- This distance is sometimes called the range of

a projectile. - Example 4.5 from your textbook shows
- The maximum distance occurs for ? ? 45?.

Slide 4-59

Circular Motion

- Consider a ball on a roulette wheel.
- It moves along a circular path of radius r.
- Other examples of circular motion are a satellite

in an orbit or a ball on the end of a string. - Circular motion is an example of two-dimensional

motion in a plane.

Slide 4-79

Uniform Circular Motion

- To begin the study of circular motion, consider a

particle that moves at constant speed around a

circle of radius r. - This is called uniform circular motion.
- The time interval to complete one revolution is

called the period, T. - The period T is related to the speed v

Slide 4-80

Example 4.9 A Rotating Crankshaft

Slide 4-81

Angular Position

- Consider a particle at a distance r from the

origin, at an angle ? from the positive x axis. - The angle may be measured in degrees, revolutions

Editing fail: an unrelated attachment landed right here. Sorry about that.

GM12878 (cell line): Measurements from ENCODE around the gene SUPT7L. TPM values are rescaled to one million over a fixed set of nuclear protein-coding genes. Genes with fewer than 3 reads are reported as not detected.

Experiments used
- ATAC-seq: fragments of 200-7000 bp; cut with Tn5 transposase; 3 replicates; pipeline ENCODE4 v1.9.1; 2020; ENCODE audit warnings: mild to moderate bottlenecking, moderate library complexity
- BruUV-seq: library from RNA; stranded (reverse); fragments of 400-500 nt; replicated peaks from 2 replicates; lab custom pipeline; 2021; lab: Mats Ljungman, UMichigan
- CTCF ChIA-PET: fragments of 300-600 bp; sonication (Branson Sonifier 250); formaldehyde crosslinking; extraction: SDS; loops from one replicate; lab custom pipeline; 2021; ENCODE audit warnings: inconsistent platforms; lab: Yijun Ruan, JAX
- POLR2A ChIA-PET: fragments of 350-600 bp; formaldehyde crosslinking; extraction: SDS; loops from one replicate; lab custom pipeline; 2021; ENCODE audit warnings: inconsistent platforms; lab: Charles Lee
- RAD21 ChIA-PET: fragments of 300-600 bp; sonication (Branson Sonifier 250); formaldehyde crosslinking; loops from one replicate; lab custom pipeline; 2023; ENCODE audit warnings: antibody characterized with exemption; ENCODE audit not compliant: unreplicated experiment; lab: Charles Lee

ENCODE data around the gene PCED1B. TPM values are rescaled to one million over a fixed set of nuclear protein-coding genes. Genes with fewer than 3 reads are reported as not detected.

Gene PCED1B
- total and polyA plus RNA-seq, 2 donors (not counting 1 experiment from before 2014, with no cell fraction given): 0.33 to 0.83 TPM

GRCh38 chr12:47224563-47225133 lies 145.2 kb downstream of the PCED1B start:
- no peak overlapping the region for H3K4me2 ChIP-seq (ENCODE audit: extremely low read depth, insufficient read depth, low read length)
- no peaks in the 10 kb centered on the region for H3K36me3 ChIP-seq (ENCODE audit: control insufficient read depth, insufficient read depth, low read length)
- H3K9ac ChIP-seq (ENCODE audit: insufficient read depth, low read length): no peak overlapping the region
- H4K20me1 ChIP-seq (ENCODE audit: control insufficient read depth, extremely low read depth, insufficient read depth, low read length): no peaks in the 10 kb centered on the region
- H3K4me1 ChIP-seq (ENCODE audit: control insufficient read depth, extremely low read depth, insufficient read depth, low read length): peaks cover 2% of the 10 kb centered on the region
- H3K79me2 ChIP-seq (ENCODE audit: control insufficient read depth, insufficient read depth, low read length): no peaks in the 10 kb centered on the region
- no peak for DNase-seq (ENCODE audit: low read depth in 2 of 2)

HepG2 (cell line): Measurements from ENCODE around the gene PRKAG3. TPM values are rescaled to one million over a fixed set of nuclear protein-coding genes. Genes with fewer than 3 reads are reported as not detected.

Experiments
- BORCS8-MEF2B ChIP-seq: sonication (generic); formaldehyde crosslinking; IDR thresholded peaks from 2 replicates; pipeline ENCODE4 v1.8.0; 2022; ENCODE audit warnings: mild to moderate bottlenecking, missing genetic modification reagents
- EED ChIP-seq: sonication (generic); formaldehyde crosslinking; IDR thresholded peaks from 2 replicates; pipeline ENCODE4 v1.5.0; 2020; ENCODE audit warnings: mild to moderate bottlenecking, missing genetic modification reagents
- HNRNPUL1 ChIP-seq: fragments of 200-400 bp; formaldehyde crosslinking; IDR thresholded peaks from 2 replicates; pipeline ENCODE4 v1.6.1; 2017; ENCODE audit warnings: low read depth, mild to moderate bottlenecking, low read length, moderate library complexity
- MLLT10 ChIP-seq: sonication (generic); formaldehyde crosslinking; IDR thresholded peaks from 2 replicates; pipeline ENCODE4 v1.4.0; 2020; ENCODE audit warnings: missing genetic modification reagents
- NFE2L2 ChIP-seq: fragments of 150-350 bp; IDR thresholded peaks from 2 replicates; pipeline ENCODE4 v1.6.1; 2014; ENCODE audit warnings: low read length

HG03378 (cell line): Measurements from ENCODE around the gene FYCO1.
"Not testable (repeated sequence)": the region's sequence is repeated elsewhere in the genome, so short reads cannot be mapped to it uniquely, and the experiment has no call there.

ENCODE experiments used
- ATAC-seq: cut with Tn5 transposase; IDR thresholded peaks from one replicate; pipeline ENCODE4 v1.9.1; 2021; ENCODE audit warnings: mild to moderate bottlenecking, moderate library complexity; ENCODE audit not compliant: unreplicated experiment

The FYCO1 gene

(rev) or radians (rad), that are related by - If the angle is measured in radians, then there

is a simple relation between ? and the arc length

s that the particle travels along the edge of a

circle of radius r

1 rev 360? 2? rad

Slide 4-82

Angular Velocity

- A particle on a circular path moves through an

angular displacement ?? ? ?f ?i in a time

interval ?t tf ti. - In analogy with linear motion, we define
- As the time interval ?t becomes very small, we

arrive at the definition of instantaneous angular

velocity.

Slide 4-83

Angular Velocity

- Angular velocity ? is the rate at which a

particles angular position is changing. - As shown in the figure, ? can be positive or

negative, and this follows from our definition

of ?. - A particle moves with uniform circular motion if

? is constant. - ? and ? are related graphically

Slide 4-84

Angular Velocity in Uniform Circular Motion

- When angular velocity ? is constant, this is